A 100% refund of the Reservation Fee is available until June 15, 2018. If today you are unsure of your plans for 2018-2019, pay the fee to reserve a slot and then contact Brent’s Accounting Office for a refund at a later date if you decide to move.
Brent’s Cashier has extra forms, and it can be printed from Brent’s website: http://brent.edu.ph/wpcontent/uploads/2018/04/reservation-re-enrollment-sy2018-2019.pdf
Important sections from previous newsletters that bear repeating
BASIS and Student Email: Brent uses a customized web-based application named BASIS (Brent Academic School Information System). This allows students and parents to view academic progress and attendance information online through a Student and Parent Portal feature. Grades 4 to 12 parents can track progress throughout the year while Nursery to Grade 3 parents can view reports at the end of each quarter.
Parents of new students will receive an email on how to access and use the Parent Portal. Access can also be requested by emailing firstname.lastname@example.org or contacting the school level secretary.
A new student is given an email account where they can receive communications from the school. This will also be used to login to Google Classroom, the learning management platform used in the Middle and Upper School.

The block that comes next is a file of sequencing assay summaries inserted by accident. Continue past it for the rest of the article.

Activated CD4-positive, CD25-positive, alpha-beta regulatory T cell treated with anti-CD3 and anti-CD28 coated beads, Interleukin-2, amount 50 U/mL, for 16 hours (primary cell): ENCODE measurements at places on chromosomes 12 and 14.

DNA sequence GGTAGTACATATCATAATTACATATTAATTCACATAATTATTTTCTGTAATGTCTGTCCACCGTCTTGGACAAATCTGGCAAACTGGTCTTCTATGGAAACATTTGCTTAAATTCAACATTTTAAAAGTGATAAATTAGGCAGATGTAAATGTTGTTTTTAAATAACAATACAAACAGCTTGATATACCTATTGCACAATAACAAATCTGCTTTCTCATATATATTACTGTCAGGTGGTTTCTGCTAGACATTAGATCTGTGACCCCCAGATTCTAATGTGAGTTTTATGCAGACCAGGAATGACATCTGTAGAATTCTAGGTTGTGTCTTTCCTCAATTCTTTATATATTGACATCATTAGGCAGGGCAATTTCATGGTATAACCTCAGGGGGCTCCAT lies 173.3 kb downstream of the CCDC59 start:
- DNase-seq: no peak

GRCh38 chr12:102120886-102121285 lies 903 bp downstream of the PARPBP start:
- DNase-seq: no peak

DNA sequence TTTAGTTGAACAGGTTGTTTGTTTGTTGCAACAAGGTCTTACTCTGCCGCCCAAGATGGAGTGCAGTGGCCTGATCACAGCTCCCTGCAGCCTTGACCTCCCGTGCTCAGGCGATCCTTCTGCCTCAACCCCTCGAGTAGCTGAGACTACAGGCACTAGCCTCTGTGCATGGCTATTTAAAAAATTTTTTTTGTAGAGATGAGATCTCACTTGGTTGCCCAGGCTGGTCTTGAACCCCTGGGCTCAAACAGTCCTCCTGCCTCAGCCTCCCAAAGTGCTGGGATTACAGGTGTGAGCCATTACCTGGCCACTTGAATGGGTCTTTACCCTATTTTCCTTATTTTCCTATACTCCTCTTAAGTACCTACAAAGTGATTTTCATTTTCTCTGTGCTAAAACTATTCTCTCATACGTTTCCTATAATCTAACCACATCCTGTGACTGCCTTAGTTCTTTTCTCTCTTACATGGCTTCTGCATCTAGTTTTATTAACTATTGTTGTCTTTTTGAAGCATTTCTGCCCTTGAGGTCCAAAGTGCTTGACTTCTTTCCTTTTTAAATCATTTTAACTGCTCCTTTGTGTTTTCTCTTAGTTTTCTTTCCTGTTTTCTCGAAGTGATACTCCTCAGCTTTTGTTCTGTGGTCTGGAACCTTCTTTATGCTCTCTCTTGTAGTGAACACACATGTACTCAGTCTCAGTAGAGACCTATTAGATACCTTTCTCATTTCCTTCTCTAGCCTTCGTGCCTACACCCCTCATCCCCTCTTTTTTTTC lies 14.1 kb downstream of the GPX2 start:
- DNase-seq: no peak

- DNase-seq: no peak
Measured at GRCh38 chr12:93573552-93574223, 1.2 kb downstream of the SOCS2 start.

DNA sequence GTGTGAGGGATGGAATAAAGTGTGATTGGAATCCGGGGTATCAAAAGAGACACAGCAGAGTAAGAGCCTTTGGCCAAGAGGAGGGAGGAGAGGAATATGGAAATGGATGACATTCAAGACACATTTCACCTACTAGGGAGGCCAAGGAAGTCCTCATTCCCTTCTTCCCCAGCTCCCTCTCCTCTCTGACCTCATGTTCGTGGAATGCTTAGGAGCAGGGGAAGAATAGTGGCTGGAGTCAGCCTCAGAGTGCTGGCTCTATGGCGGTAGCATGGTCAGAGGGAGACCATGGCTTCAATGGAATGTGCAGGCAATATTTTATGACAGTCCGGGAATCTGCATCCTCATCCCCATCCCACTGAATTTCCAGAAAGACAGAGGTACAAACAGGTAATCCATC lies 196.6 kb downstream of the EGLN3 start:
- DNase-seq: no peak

New students (Grades 4 to 5) will be given their Brent email account as well as their BASIS access information through the homeroom teacher and/or computer teacher.
New students (Grades 6 to 12) can get their Brent email account as well as their BASIS access information at the IT Center, 4th Floor, Media Center.
Weekly Parent Articles:
May 25, 2018: This article isn’t intended specifically or generally at anyone in our community, but rather I included it because I was fascinated by one country’sresponse to the dilemma of parents taking their children out of school early to begin vacations. I find the solution as one I couldn’t imagine enforcing, but it’s being done. Intrigues? Read on about how Germany fines parents who fall into this special category.
May 18, 2018: As we move away from school and into a more active summer, let’s give some thought to taking care of our kids (if needed, that is) from an athletic -injury point of view. This week’s article “Reducing Injury in Youth Sports” provides useful information on working with your child should he/she suffer a sport-related accident.